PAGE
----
Coining Catchphrases on ‘Seinfeld’

Longreads

“Humor can be dissected as a frog can,” E.B. White famously wrote, “but the thing dies in the process and the innards are discouraging to any but the purely scientific mind.” It’s from this quotation that Poking a Dead Frog: Conversations With Today’s Top Comedy Writers, Mike Sacks’ 2014 collection of interviews with humorists, takes its title, and contrary to White’s claim, the discussions are enlivening, revealing, and likely of interest to an audience beyond just die-hard comedy nerds. From Sacks’ interview with journalist and television writer Peter Mehlman, a look at how some of Seinfeld‘s catchphrases were unintentionally coined:

You wrote twenty-two episodes of Seinfeld. Quite a few lines from these episodes became well-known and found their way into the popular vernacular, including “yada yada yada” and “double-dip.” Did you have any idea while you were writing these scripts that a particular line would later hit with the public?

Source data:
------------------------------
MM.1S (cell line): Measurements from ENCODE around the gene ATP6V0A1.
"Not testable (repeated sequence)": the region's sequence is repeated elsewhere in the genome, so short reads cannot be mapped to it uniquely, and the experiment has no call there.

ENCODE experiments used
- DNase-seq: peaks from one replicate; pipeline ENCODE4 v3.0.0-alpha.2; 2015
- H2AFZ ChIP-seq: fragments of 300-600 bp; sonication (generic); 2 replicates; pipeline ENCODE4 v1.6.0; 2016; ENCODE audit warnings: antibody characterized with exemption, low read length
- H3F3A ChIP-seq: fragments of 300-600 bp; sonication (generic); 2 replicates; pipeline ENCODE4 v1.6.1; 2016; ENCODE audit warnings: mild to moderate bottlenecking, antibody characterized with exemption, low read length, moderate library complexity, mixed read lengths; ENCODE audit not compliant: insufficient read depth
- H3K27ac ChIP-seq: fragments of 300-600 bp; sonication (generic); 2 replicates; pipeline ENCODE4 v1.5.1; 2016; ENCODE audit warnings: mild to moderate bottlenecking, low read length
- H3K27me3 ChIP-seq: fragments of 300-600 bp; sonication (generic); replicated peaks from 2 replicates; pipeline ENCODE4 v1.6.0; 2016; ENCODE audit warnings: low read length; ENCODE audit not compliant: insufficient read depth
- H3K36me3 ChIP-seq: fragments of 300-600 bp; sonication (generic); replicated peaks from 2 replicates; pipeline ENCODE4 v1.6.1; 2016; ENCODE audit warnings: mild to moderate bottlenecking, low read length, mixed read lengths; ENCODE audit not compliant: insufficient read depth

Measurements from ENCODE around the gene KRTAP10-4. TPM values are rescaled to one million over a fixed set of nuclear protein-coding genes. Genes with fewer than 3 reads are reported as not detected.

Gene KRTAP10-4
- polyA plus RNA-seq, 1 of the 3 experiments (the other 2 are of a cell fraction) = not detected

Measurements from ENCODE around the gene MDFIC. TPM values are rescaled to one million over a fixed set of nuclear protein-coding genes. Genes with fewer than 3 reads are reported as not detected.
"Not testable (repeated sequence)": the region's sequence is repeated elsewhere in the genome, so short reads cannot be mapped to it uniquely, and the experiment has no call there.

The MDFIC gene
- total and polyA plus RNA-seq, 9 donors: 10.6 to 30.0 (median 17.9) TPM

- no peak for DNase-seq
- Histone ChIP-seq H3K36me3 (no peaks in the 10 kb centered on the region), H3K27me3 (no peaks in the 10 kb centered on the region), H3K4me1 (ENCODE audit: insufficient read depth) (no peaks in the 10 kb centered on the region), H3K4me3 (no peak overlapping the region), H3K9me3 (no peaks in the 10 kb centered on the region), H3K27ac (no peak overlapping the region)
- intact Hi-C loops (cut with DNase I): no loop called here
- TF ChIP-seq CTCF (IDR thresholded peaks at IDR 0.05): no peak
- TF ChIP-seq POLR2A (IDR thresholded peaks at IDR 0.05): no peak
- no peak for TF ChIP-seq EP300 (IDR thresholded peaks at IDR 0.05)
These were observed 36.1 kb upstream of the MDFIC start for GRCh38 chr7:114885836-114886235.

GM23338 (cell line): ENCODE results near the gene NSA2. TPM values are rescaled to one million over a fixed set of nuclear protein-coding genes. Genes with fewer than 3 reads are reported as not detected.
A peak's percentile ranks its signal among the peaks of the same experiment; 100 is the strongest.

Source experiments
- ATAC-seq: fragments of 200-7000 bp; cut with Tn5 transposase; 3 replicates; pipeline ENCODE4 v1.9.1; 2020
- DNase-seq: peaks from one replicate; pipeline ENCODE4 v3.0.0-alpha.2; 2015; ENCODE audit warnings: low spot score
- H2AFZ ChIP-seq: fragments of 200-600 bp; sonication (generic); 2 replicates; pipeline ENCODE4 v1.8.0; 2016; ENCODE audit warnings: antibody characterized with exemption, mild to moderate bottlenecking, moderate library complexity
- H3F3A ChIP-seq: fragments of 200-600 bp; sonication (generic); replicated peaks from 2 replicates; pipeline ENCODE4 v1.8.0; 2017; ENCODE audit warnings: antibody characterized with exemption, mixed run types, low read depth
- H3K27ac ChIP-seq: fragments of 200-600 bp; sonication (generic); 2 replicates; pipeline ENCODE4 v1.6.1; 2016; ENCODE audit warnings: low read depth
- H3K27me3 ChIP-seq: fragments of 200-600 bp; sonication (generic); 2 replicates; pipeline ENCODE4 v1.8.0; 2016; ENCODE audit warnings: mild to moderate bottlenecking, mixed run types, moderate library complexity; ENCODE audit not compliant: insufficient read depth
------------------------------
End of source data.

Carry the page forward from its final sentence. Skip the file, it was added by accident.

View original post 261 more words

Advertisements

Author: tvfestival

Monthly Festival showcasing new TV Pilots and TV Spec Screenplays. All submissions receive full feedback. Winners get their script performed by professional actors and shown online.

Leave a Reply

Fill in your details below or click an icon to log in:

WordPress.com Logo

You are commenting using your WordPress.com account. Log Out / Change )

Twitter picture

You are commenting using your Twitter account. Log Out / Change )

Facebook photo

You are commenting using your Facebook account. Log Out / Change )

Google+ photo

You are commenting using your Google+ account. Log Out / Change )

Connecting to %s